Good starter sewing machine?

My wife has a Brother VX-808 which I know nothing about. I spend more
than 50% of the time futzing with the machine rather than sewing. I am
sewing materials like SilNylon, Grosgrain webbing and velcro (i.e. very
thin to thick to very thick).
I want to learn to sew outdoor clothing and sports clothing for hiking,
biking and backpacking (all ultra lightweight).
Whats a good starter sewing machine to think about? I dont even know
what I should be looking for in a sewing machine. The Brother does a
straight stitch with a dial that goes to 4 for length. It does a zig zag
stitch from 0 to 5 and it has a tension thing that goes from 0-9.
I spend most of the time ripping out bad stitches and Im just wondering
if I could do better without spending too much or if I should just stick
with the old machine?
Reply to
Karsten's Rage
You should be looking at the Buying a sewing machine FAQ to start with! Penny will post it for you, or you can do a quick google search. Then you need to pop over to Penny's site:
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Penny is the expert, and has LOTS of useful stuff, techniques and sources on her site. You might also like to get a copy of this book:
Sewing Outdoor Gear: easy Techniques for Outerwear That Works Rochelle Harper. ISBN 1-56158-283-2 (Taunton Press 2001), $24.95 US, $39.95 Canada, (£15.62 from Amazon UK)
Reply to
Kate Dicey
Karsten's Rage wrote in news:tfednYznk-x
You sound like you could be a poster child for the many voices here who tell people not to buy low-end sewing machines.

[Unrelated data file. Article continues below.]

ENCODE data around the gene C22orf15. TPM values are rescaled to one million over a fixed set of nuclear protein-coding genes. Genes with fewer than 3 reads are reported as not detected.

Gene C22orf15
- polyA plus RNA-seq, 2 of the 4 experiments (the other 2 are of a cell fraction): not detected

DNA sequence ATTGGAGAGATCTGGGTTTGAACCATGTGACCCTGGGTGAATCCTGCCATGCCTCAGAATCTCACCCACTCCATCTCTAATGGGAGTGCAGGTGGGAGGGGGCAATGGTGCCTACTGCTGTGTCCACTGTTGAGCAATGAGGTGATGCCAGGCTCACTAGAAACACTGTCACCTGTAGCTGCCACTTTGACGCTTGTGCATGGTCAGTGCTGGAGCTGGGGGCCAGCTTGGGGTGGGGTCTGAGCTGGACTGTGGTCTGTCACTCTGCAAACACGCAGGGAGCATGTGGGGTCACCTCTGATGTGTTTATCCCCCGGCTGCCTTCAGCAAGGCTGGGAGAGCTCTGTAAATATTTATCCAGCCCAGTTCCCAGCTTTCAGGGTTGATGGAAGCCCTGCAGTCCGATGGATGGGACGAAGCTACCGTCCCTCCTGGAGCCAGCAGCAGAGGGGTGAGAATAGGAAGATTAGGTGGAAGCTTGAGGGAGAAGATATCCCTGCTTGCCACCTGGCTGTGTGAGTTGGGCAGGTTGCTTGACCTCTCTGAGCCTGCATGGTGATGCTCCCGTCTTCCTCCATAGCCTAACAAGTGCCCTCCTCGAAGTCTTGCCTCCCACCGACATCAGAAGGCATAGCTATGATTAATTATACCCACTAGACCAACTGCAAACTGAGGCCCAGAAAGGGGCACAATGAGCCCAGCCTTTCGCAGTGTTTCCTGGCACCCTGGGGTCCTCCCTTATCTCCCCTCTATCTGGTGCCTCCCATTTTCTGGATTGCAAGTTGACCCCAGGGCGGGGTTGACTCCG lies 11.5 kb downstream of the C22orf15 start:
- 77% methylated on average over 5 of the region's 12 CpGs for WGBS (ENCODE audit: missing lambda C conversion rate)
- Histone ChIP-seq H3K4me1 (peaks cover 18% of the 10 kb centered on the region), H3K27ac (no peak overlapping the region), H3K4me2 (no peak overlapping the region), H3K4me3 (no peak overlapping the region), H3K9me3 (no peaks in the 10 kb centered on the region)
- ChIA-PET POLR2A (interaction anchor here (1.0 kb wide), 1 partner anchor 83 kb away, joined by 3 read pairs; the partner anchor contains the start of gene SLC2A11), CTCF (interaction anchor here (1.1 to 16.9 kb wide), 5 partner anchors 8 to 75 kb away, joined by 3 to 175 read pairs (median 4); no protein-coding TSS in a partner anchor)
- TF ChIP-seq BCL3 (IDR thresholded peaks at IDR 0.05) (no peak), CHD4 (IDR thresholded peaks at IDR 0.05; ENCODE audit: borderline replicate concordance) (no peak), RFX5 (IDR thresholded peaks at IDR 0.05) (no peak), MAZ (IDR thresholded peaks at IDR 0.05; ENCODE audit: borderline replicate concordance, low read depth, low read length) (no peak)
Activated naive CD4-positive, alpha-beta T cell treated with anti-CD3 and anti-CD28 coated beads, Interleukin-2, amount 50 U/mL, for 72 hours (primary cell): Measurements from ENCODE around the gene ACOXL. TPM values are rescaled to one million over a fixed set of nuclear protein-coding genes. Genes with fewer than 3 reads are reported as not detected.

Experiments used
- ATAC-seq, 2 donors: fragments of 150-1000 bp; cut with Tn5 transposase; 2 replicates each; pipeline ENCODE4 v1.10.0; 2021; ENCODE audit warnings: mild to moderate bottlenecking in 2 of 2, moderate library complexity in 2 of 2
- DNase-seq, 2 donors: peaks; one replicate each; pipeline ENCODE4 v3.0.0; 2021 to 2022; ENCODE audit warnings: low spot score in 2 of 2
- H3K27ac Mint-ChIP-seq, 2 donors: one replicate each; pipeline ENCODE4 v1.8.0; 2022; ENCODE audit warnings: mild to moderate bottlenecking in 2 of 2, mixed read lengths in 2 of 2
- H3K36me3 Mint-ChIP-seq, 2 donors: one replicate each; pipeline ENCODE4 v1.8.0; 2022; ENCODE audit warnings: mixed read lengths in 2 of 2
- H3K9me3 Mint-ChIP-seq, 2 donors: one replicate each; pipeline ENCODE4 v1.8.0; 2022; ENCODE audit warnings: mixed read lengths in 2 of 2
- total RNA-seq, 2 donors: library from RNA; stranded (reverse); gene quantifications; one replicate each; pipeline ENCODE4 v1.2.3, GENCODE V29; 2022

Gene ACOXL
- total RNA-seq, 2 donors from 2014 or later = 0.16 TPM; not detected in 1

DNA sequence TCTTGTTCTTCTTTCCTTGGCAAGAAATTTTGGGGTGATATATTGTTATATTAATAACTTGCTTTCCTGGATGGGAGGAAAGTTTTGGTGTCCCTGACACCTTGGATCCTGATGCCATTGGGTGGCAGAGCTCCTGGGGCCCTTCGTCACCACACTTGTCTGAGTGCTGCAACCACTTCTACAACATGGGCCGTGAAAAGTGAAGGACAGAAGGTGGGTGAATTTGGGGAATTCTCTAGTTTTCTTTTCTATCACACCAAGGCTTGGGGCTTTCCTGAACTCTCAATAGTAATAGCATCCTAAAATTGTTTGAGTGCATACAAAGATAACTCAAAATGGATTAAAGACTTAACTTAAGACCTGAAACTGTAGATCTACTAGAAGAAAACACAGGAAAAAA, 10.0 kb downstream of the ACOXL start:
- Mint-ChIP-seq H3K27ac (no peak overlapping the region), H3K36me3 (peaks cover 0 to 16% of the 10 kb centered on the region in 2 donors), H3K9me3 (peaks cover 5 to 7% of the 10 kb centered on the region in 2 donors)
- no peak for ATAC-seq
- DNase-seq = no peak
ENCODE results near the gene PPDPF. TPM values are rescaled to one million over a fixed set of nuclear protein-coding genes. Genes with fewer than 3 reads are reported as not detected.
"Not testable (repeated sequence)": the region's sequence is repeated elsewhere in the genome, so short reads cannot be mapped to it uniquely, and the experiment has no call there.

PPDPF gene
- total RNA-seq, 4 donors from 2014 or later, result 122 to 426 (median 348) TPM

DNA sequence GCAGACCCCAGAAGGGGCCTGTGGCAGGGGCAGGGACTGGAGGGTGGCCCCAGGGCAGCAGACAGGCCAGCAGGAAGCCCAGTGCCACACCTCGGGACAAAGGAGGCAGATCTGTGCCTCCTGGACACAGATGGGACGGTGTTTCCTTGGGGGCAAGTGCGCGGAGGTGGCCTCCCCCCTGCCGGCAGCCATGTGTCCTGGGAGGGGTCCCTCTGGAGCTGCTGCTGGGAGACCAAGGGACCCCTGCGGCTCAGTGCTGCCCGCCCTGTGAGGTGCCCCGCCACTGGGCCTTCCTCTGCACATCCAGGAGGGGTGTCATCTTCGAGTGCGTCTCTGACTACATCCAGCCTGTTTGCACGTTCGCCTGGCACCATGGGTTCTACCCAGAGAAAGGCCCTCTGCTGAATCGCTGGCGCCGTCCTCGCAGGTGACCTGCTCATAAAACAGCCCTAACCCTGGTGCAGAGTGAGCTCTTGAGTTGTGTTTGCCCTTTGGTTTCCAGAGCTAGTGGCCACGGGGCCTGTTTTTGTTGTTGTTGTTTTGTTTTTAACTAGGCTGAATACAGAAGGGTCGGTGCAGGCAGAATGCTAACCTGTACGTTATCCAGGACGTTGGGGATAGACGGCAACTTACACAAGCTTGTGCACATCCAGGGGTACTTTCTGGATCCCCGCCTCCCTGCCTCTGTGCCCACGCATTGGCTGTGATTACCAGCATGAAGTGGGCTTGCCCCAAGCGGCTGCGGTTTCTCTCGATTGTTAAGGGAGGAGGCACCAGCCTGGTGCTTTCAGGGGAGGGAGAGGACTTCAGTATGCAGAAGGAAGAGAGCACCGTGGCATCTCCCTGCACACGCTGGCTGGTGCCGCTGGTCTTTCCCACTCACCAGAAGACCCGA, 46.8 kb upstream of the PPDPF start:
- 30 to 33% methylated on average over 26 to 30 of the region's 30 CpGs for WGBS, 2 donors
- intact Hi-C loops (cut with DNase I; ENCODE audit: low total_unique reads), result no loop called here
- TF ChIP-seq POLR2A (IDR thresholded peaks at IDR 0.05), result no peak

What's your budget?
Under $100 (USD) -- look for an older used machine from friends, garage sales, thrift stores, private party ads, etc. (SOmeone on Craigslist just posted today that they were leaving a Singer 500A on the sidewalk for anybody to come pick up.)
$100 to 300 -- look for older reconditioned machines from sewing machine dealers (in person, online, or there area few who are on Ebay, just make sure they know how to pack a machine to ship it), or you could go to places like
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and buy a Singer 400 or 500 series, or another used sewing machine dealer and find a good machine that way. The machines from the 50s and 60s will be sewing rings around today's computerized machines long after the computerized machines hit landfill because their computer components are obsolete.
$300 and up -- Check the above sewing machine dealers for decent-brand new machines in mid ranges. You might not be able to find one for $300, but you probably coudl find a good one for $500.
And if you're in the San Francisco Bay Area, email me, because I have a nice older Viking starter-machine-type that I would let go for a decent price to someone who would appreciate it.
Reply to
Melinda Meahan - remove TRASH
On Thu, 09 Jun 2005 23:14:57 -0700, Karsten's Rage wrote:
What is your budget?
I'm not familiar with Brother machines but what you explain is typical of the frustration people get when trying to use a low end machine for serious sewing.
To get the most bang for your buck consider a good used machine, for example one someone has traded in on a newer model, and do consider going to a dealer or repair shop that sells used machines because you get zip for help, support, or classes at department stores.
The vintage machines are awesome (such as the Singer 401, my favorite).
-------------- You only live once, but if you do it right, once is enough.=20 --Mae West=20 --------------
Reply to
Can't go wrong with Jim and Sew Rite. He knows what he is doing! Lots of great older machines around. Seach google groups with the subject and there is lots info discussed before.
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